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Bat's threatened status could affect area logging concerns
Fish & Wildlife Service proposes new rules
Long-eared bat
The Northern long-eared bat's threatened status is a concern for area loggers as the U.S. Fish & Wildlife Service considers new rules prohibiting any activity within a quarter mile of hibernacula, or hibernation areas.


Recent action by the U.S. Fish & Wildlife Service (USFWS) regarding the threatened Northern Long-Eared Bat (NLEB) species has area loggers concerned, with action pending that would prohibit any activity within a quarter mile of a known, occupied bat hibernation site. Since most logging activity takes place in the wintertime, and this particular bat species hibernates in southwestern Wisconsin’s many limestone caves, area loggers are worried the USFWS’ new rules could adversely affect their livelihood.

“If you have a bat cave on your land you can do nothing within a quarter mile of that cave under these new rules,” said Gary Halpin of Riverside Sawmill north of Muscoda. “This has some real potential to be an issue for private landowners. It’s a problem for me as a business working with landowners to buy timber.”

The proposed rules were introduced by USFWS on Jan. 16, with the public comment period ending on March 17. If approved, the new rules would be administered by the Wisconsin DNR.

“It’s not a veil of secrecy, but not many people know about it, and it’s moving very rapidly,” Halpin said of the proposed rules.

Wisconsin loggers are required to file a cutting notice with the DNR before logging activity can take place, that in turn kicks in something the DNR calls the National Heritage Inventory (NHI), the program responsible for maintaining data on the locations and status of rare species.

Halpin points out that since the implementation of the Ag Use Assessment law in 1986, many private landowners have entered their timberland into the DNR’s Managed Forest Law, which significantly reduces their property tax bill. Like the cutting notice, it also brings the NHI into effect.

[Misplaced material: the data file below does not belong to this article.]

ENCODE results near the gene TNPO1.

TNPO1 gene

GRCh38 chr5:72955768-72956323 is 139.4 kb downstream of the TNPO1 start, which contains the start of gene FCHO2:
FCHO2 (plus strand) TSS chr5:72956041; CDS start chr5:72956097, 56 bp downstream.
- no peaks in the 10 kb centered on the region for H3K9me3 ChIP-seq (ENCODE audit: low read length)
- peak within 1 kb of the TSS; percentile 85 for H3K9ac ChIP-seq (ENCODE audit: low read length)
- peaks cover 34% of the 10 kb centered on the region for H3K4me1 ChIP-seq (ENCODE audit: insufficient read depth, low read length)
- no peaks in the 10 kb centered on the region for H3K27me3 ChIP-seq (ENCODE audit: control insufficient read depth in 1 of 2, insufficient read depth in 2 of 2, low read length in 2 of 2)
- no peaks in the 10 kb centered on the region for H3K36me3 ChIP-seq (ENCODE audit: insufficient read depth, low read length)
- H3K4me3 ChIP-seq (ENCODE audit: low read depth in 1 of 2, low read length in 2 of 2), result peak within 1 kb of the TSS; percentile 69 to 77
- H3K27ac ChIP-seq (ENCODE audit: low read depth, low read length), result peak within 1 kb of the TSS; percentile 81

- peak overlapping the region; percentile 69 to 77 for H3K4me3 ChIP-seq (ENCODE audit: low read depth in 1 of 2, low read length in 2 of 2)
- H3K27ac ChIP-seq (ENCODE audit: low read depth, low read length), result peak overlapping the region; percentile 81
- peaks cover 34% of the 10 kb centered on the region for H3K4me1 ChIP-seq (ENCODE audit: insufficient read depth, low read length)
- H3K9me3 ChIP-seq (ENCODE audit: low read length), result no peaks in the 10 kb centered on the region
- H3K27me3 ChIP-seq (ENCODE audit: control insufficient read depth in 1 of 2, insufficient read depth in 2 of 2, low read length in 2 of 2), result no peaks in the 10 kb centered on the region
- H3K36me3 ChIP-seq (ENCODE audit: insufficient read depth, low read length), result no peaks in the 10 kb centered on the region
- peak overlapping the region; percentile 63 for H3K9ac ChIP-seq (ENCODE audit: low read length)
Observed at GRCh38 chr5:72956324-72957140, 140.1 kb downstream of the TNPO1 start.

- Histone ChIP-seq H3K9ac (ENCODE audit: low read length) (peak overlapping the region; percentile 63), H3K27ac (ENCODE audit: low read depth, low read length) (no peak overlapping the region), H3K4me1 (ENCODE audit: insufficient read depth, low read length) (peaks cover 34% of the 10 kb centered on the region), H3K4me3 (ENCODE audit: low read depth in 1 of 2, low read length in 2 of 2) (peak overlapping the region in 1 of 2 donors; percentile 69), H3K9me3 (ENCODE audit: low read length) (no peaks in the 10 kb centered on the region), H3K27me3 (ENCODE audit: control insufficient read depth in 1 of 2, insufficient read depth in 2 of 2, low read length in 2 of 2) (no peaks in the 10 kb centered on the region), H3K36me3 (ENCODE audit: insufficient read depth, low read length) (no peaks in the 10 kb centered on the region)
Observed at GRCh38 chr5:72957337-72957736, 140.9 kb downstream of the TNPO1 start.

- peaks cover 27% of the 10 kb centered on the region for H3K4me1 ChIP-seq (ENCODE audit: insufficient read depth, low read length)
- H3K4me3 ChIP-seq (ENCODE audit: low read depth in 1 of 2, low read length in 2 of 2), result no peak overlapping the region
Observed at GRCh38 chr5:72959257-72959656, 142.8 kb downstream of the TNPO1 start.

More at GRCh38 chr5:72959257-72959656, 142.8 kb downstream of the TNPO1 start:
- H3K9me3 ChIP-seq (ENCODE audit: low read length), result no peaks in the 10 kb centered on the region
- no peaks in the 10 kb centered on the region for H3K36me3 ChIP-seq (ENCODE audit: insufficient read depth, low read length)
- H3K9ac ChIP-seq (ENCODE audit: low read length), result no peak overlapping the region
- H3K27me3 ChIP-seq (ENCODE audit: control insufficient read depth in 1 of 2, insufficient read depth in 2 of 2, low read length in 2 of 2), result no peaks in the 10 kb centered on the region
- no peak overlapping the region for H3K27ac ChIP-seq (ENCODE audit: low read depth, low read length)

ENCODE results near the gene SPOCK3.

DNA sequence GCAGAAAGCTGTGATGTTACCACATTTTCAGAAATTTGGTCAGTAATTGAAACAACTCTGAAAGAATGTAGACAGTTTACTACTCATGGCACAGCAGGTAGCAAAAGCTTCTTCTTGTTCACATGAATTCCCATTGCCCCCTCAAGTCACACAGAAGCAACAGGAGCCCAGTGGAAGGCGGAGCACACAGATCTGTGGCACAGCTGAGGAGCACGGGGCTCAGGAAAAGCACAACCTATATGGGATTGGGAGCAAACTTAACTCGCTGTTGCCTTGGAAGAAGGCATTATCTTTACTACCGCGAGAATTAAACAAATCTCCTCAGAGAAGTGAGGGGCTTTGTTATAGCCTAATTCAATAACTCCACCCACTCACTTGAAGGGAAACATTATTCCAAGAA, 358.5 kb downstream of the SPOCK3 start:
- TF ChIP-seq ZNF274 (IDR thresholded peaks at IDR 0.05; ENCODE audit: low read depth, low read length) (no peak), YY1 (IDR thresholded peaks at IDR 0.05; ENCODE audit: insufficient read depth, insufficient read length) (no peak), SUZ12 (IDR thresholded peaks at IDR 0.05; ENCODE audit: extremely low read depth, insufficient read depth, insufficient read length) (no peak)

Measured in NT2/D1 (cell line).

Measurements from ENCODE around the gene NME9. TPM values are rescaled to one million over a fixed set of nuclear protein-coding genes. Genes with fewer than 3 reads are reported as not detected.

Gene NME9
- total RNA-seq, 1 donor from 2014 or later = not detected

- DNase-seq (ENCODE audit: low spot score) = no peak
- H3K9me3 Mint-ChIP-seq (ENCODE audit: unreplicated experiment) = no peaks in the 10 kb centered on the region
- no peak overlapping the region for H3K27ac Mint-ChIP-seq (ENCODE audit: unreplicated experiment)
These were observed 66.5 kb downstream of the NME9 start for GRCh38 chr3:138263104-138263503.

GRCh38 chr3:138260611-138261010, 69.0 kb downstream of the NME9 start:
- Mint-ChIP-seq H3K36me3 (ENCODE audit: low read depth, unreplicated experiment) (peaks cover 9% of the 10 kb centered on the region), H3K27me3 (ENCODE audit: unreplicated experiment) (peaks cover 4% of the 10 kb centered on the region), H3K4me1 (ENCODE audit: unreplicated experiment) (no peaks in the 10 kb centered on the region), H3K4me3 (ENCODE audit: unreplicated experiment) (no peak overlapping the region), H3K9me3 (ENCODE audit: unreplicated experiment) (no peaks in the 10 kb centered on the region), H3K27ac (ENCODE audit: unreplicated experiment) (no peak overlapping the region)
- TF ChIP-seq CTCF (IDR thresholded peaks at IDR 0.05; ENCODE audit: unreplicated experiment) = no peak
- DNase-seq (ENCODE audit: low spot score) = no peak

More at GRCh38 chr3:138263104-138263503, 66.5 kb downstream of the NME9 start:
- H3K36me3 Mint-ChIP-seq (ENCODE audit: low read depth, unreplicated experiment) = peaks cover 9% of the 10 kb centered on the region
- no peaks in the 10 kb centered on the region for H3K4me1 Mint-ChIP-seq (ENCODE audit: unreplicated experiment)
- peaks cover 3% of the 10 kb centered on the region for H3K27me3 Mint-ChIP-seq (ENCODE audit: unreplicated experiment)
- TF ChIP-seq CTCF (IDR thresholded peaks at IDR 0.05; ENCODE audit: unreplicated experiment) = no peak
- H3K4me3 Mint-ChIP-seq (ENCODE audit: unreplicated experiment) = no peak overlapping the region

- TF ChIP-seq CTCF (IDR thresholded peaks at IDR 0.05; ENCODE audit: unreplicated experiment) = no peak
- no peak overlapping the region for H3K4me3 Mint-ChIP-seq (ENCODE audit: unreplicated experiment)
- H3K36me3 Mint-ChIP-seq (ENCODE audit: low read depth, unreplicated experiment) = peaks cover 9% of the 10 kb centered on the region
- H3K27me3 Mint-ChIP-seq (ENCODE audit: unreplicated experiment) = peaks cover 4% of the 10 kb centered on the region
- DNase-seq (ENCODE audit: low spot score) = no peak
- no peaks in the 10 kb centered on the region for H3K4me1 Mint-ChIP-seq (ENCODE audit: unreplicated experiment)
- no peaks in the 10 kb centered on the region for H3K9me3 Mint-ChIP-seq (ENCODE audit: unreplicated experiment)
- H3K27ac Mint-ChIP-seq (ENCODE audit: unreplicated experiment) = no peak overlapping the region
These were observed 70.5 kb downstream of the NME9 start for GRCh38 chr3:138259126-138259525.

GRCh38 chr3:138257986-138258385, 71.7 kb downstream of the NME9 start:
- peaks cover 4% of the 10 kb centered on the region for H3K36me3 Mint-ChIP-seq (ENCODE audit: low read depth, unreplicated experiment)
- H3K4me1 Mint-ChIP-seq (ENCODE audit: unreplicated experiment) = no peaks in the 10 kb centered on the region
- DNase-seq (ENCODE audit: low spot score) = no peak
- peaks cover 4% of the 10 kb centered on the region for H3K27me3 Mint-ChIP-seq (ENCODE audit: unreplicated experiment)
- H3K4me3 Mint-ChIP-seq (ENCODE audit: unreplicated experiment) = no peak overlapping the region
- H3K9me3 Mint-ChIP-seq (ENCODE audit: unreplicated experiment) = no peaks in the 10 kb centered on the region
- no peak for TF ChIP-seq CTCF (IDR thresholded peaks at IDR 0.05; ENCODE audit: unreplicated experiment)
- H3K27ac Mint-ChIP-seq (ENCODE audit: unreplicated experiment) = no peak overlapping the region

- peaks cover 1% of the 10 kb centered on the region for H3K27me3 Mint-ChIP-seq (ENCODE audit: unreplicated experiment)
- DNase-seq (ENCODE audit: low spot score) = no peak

“Since 70 percent of private forest land in Richland County is now managed by the DNR, they use the NHI to identify and manage species on that list,” Halpin said. And in Richland County that also includes the Northern Long-Eared Bat, as well as the Northern Flying Squirrel, Gray Wolf and Timber Rattlesnake, among many others.

Halpin says it is the white-nose syndrome that is killing Wisconsin’s bats, not logging activity. While he agrees that the Northern Long-Eared Bat is in trouble, he disagrees that the USFWS’ new rules are the solution.

“The problem is the white-nose syndrome,” Halpin says. “The bats are in trouble, but I can’t get a handle on the science of restricting activity to this extent. We’re not what’s killing the bats; it’s the fungus.”

The Lake States Lumber Association (LSLA), of which Halpin is a board member, agrees. In an Aug. 29, 2014 letter to the USFWS, Lake States Lumber Association President Scott Sawle wrote: “The NLEB thrives in a healthy managed forest. The standing dead and standing live trees which are critical to NLEB habitat needs have significantly increased in just the last 10 years. The restrictions proposed by the FWS will limit forest management activities and negatively affect habitat for the NLEB and other forest dependent species. The FWS should focus its efforts on finding a cure or treatment for White Nose Syndrome, not restricting forest management practices that are essential for providing a variety of forest habitat for the NLEB.”

The Wisconsin DNR estimates that there are 431 forested acres in Richland County that are located in NLEB hibernacula buffers, second only to Iowa County with 695 acres. Crawford County is third with 409 acres. Grant County has 278 forested acres that could be affected by the new rules.

Comments on the proposed rules regarding the Northern Long-Eared Bat are being taken through March 17 on-line at Sin the Search box, enter FWS-R5-ES-2011-0024, which is the docket number for this rulemaking. Submit a comment by clicking on “Comment Now!”